In Judaism, the one-year anniversary of person’s death is an important milestone, representing the end of bereavement and a time for contemplation. My father, Melvyn Spector Rifkind, died last year on June 14 (22 Sivan) at the age of 95 from complications from a stroke. Since then, through conversation and filed-away papers, I, his youngest son, have learned much both about him and myself. This deepening understanding of who he was has led me to a greater sense of thanks, appreciation and acceptance.
Thanks: I can thank my father for providing for us financially, instilling important values and preparing us to be adults. While he never achieved his dream financial goal, he made sure that neither my mother nor I and my brother will want of money. He was a brilliant investor to his last days, outperforming industry experts. Careful in his investments, he almost never fell in love with them and knew when to sell. Furthermore, he taught by example that we should work hard, honestly and ethically to advance ourselves and that the means are no less important the goal. Finally, he succeeded in one of the hardest tasks parents have: preparing their children to stand on their own feet. It is painfully ironic that the litmus test of effective parenting is no longer being needed. Children need to learn how to make our own decisions, learn from our errors and accept responsibility. For this education, I am grateful.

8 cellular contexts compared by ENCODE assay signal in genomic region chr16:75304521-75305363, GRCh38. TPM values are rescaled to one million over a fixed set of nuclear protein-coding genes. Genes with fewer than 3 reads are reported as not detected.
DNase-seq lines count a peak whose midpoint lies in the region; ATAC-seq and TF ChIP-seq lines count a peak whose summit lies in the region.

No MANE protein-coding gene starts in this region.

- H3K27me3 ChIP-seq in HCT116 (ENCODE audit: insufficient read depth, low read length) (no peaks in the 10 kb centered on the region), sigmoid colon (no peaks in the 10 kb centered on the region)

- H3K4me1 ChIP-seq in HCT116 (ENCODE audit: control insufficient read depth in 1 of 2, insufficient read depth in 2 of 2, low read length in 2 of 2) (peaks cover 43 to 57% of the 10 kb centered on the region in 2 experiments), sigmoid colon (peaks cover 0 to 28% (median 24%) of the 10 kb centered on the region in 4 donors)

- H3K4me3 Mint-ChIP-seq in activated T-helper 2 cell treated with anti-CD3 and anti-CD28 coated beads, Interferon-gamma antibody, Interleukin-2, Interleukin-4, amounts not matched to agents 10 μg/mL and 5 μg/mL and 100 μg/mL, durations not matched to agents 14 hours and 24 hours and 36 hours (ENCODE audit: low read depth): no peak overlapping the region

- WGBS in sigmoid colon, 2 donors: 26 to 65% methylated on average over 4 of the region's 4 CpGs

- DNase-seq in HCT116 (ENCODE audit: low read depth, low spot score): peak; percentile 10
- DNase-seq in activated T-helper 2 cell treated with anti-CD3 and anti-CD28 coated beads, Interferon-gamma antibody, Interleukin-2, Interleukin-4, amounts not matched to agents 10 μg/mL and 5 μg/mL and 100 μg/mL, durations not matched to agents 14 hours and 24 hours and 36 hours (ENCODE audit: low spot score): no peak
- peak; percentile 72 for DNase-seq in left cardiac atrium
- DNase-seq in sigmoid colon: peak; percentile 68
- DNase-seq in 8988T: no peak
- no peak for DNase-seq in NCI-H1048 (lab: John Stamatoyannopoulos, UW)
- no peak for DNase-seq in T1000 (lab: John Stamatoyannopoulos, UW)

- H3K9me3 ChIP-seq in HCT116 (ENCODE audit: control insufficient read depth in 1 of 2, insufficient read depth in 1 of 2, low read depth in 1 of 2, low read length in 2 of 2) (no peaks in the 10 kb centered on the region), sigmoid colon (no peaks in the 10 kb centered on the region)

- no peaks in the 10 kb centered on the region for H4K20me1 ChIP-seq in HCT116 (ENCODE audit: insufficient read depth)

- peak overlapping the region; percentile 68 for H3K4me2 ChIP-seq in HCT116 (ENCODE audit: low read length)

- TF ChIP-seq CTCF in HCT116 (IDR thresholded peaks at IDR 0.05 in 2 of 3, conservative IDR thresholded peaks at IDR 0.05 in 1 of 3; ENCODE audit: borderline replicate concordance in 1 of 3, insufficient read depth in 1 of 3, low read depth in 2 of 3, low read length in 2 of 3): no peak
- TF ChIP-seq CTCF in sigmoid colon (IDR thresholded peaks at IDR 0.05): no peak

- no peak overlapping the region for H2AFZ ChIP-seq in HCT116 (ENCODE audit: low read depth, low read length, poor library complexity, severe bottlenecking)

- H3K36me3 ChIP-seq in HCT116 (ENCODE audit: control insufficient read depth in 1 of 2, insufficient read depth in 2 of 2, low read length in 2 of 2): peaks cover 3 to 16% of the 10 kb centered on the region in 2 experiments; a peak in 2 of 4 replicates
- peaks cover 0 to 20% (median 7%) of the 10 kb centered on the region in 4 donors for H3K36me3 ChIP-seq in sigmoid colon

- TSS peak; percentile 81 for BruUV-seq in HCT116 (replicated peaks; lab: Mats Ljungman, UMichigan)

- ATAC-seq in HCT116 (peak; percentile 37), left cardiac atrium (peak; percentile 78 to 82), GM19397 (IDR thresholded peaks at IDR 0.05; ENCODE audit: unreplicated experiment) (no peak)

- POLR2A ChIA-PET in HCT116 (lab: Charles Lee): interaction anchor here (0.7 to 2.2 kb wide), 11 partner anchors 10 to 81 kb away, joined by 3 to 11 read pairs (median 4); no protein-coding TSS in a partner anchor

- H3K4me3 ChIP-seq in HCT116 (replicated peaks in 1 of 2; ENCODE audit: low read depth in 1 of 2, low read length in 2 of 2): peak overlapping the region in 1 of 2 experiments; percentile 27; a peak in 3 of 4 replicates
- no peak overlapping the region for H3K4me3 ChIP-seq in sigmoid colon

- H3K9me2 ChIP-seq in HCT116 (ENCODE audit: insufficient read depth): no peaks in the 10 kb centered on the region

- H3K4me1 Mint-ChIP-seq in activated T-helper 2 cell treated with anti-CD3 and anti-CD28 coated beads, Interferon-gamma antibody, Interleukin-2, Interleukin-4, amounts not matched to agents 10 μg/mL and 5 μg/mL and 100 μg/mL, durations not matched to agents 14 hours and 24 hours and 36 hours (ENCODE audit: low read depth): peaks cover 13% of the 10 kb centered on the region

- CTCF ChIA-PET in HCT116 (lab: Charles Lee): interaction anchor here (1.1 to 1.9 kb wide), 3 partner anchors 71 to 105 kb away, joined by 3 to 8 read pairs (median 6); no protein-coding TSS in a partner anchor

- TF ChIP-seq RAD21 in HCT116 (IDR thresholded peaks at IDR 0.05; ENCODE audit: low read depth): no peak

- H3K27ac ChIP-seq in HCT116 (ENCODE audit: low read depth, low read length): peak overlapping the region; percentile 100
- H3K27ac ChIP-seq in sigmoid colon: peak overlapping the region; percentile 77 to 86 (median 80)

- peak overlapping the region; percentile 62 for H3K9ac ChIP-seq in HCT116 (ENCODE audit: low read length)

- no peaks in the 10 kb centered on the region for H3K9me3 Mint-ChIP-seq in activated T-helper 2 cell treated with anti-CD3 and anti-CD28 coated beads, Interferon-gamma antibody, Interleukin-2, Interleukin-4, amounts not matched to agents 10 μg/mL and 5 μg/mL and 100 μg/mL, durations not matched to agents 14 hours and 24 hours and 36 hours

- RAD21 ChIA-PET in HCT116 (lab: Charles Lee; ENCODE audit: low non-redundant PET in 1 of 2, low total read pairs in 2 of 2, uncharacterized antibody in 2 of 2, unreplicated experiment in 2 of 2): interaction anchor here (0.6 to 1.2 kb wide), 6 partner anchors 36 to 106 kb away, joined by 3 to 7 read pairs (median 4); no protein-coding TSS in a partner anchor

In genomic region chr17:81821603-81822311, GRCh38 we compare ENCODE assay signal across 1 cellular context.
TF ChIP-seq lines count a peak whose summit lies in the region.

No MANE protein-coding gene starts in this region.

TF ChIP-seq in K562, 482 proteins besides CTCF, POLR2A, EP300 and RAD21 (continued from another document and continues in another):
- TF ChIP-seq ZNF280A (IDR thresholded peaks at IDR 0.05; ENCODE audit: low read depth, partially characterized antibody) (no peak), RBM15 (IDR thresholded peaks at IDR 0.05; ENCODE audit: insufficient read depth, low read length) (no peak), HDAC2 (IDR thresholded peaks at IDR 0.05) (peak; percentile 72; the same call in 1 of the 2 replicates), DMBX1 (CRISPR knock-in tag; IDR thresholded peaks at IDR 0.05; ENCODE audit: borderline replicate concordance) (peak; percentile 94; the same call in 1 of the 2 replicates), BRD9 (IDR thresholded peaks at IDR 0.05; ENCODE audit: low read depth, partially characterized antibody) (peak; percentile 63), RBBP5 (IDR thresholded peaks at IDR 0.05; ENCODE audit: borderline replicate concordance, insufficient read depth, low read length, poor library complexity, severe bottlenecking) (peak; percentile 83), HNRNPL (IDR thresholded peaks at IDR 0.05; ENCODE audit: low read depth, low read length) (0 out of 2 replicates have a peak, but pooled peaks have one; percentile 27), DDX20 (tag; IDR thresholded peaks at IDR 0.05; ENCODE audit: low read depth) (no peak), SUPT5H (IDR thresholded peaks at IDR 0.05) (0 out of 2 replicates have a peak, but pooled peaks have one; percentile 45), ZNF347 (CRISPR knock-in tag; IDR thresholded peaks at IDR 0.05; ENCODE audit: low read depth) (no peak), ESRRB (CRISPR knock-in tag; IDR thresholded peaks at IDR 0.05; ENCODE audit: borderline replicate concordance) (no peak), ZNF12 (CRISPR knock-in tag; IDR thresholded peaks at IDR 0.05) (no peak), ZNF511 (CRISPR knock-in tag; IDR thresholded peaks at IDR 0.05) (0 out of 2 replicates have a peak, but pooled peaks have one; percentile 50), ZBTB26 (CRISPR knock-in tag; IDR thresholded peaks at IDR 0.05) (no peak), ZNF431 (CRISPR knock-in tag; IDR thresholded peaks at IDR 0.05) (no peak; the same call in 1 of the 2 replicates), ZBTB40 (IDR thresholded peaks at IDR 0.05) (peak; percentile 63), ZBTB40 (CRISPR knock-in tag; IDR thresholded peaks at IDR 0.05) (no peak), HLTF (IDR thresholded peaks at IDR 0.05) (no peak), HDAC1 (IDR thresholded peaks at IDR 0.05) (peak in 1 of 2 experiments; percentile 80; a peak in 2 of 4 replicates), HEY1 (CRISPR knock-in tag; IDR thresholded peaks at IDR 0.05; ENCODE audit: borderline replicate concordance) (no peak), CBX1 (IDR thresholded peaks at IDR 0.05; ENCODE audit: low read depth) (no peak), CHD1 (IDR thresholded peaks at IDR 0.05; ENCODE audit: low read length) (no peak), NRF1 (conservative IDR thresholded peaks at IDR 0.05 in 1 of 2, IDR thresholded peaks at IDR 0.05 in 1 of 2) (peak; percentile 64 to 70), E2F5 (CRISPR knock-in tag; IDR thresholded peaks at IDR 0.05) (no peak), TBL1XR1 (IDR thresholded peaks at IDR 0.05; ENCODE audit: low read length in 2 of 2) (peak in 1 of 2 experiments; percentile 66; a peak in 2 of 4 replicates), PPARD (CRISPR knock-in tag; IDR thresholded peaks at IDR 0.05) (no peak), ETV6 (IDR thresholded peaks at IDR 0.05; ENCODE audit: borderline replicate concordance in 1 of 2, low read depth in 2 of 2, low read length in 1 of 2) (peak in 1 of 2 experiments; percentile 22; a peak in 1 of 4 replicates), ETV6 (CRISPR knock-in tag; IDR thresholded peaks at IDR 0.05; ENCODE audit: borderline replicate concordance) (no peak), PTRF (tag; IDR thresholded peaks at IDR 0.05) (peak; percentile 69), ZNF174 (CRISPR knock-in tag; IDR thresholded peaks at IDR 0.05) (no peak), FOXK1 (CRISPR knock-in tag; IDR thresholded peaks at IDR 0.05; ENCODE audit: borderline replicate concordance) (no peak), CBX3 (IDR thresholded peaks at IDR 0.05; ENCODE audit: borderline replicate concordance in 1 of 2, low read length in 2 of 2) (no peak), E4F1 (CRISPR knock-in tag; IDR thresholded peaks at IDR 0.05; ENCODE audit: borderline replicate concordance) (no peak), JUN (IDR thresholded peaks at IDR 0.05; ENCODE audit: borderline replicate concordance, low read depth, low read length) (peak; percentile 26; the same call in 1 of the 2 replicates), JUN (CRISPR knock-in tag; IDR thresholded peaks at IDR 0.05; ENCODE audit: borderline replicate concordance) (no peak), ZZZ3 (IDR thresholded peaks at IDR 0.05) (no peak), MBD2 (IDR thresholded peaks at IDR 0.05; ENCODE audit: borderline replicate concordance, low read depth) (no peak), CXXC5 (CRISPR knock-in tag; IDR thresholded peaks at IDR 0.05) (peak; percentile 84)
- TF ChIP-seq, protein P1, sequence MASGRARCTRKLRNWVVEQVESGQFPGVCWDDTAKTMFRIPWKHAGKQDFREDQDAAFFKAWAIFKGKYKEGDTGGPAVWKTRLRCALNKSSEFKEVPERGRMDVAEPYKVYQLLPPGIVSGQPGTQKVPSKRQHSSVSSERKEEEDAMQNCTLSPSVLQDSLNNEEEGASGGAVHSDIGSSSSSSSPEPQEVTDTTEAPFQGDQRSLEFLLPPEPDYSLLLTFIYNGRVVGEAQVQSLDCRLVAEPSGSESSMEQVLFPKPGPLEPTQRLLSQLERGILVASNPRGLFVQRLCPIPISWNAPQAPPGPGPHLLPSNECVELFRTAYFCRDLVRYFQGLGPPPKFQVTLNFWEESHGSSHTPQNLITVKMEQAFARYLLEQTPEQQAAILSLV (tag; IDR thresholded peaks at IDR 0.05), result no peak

Appreciation: I have also learned to appreciate his achievements, modesty and wisdom. My father, like most of his generation, has a difficult childhood, having to deal with poverty, immigrant parents, and World War II. He succeeded in becoming a journalist and later a top figure in financial public relations and began a new life in Los Angeles with almost no money in his pocket. He fought in the Ardennes (Battle of the Bulge) and Metz, experiences that marked him for life. Yet, he never talked either about his difficulties or his successes. He exemplified that idea that rewards, whether financial or public recognition, are not the goal in life but instead tools to help create a good life for his family and the community. He generously gave to charity but quietly filed away the letters of gratitude he received. The world was not about him but our role in it. Finally, I have discovered how many of my attitudes came from him. He did not believe that people fundamentally change, a bit like Emile Zola, but accepted people as they were, warts and all. His few close friends were intelligent and generous. Without being rude, he chose not share his time with fools and buffoons. I fully understand and agree.
Acceptance: In this year, I have accepted his death and am happy that he died before corona would have completely isolated him from all that he loved. I also know that he was thoroughly familiar with the strengths and weakness of his sons. Our failure to meet his hopes at any given time may have saddened or angered him for a moment, but he moved on and continued to believe in us, never saying "I told you so". He did not try to change us but instead accentuatde the positive, as the song goes. I have strived to apply this approach when raising my own daughter. Being similar in nature, I saw many of his shortcoming even while he was alive and viewed them as an essential part of him. However, I now better understand their origin and their place. As Edith Piaf, there is nothing to be regretted.
In English, the phrase for deceased people is “May they rest in peace” while in Hebrew it is “May their memory be blessed”. To my father, I can say that you can rest in peace because your memory is blessed.